The first team of 22 doctors, nurses and other health professionals from the University of Maryland Medical Center and the University of Maryland School of Medicine has left to work in Haiti.
Part of the group flew out on Thursday, January 28. That marked the beginning of a sustained, multi-week initiative - in partnership with Catholic Relief Services - to assist with the lifesaving medical care of survivors from the earthquake in Haiti. The first team, which will stay in Haiti for a week, is made up of surgical staff from the University of Maryland Shock Trauma Center and four infectious disease specialists from the University of Maryland Institute of Human Virology.
The UM team will bring a large supply of medications and other medical supplies and will fly into Port-au-Prince. The team will work at the site of St. Francois de Sales Hospital, one of Haiti’s oldest hospitals, which was heavily damaged by the earthquake. The School of Medicine has a long-standing relationship with St. Francois hospital, because it is the site of an HIV/AIDS program operated through a partnership between the Institute of Human Virology and Catholic Relief Services.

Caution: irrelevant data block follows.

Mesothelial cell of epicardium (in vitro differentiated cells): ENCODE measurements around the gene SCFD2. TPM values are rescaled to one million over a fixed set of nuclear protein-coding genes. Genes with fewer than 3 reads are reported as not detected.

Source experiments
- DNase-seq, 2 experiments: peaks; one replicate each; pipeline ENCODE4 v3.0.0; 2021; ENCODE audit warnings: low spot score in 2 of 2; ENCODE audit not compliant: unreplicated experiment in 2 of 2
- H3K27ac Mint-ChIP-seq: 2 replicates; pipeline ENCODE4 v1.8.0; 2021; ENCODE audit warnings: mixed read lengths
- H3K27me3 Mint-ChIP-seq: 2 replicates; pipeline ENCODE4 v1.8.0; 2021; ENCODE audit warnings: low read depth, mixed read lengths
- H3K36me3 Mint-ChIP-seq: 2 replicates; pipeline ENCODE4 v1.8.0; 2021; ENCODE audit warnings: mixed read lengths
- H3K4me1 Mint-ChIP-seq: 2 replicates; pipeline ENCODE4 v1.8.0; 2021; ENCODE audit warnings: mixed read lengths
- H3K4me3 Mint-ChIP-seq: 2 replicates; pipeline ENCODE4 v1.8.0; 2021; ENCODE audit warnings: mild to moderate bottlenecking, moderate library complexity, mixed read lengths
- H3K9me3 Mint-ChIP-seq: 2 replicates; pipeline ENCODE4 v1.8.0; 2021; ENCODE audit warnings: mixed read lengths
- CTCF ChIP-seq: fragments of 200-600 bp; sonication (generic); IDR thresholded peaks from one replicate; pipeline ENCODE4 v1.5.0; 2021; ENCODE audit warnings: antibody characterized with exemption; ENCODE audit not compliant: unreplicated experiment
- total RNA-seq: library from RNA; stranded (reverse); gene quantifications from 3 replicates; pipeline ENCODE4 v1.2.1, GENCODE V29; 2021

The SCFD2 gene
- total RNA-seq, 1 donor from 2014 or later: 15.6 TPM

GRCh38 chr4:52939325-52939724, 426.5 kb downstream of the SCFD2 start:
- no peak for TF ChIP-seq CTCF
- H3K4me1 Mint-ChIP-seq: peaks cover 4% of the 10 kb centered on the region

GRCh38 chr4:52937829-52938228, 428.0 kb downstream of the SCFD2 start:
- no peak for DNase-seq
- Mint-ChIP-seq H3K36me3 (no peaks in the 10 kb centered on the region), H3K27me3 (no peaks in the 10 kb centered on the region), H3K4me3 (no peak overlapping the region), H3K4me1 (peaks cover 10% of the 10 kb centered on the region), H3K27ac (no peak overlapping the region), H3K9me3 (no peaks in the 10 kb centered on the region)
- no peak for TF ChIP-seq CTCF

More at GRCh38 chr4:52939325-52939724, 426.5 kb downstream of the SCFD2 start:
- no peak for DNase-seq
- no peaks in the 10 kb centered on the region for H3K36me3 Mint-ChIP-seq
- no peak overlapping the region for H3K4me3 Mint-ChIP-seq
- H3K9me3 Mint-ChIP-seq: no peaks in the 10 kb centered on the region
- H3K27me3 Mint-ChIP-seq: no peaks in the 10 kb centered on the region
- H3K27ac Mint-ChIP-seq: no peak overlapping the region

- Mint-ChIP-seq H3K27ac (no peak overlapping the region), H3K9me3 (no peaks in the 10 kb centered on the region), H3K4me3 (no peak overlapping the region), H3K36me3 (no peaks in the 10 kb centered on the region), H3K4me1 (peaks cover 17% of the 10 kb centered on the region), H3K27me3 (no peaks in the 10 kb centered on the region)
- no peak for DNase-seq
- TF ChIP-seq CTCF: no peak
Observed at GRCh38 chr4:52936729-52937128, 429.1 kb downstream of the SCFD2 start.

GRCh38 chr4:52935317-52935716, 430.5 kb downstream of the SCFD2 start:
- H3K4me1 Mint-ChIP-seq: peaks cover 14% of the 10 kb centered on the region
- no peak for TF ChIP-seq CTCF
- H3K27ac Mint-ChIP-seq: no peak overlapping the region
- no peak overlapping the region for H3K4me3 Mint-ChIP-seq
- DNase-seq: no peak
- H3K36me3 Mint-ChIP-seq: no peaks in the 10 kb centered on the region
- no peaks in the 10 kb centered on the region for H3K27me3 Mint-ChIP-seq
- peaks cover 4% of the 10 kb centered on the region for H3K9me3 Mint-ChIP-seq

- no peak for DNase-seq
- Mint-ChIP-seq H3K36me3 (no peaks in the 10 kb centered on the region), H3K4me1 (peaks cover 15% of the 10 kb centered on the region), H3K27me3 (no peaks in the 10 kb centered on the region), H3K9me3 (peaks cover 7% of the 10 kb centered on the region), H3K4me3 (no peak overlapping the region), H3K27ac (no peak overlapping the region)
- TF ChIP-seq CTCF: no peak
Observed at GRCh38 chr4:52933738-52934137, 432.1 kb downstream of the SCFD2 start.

About 150 health professionals from throughout the University of Maryland Medical Center and School of Medicine have volunteered to assist with the efforts in Haiti. Many of them will be on teams that will rotate every week to and from Haiti over the next few months.
The first team will be led by Thomas M. Scalea. MD, Physician-In-Chief of the University of Maryland Shock Trauma Center and professor of Surgery at the University of Maryland School of Medicine. Dr. Scalea and other Shock Trauma staff have unique expertise in the types of traumatic injuries - orthopaedic as well as spine and head injuries - that they expect to treat in Haiti. The devastation in Haiti will not be a new experience for some members of the group. In June 2008, a team from Shock Trauma went to West China Hospital in Chengdu, Sichuan Province in China to assist with the medical care of survivors from a devastating earthquake there.
The first team also will include Andrew Pollak, MD, and Robert Redfield, MD. They traveled to Haiti the weekend before the first team left, to make a first-hand assessment of the medical needs there and help them prepare the team for its mission. Dr. Pollak is the head of Trauma Orthopaedics at the University of Maryland Shock Trauma Center and associate professor of Orthopaedics at the University of Maryland School of Medicine. Dr. Redfield is the chief of Infectious Diseases at the University of Maryland Medical Center and professor of Medicine and director of Clinical Care and Research at the Institute of Human Virology at the University of Maryland School of Medicine.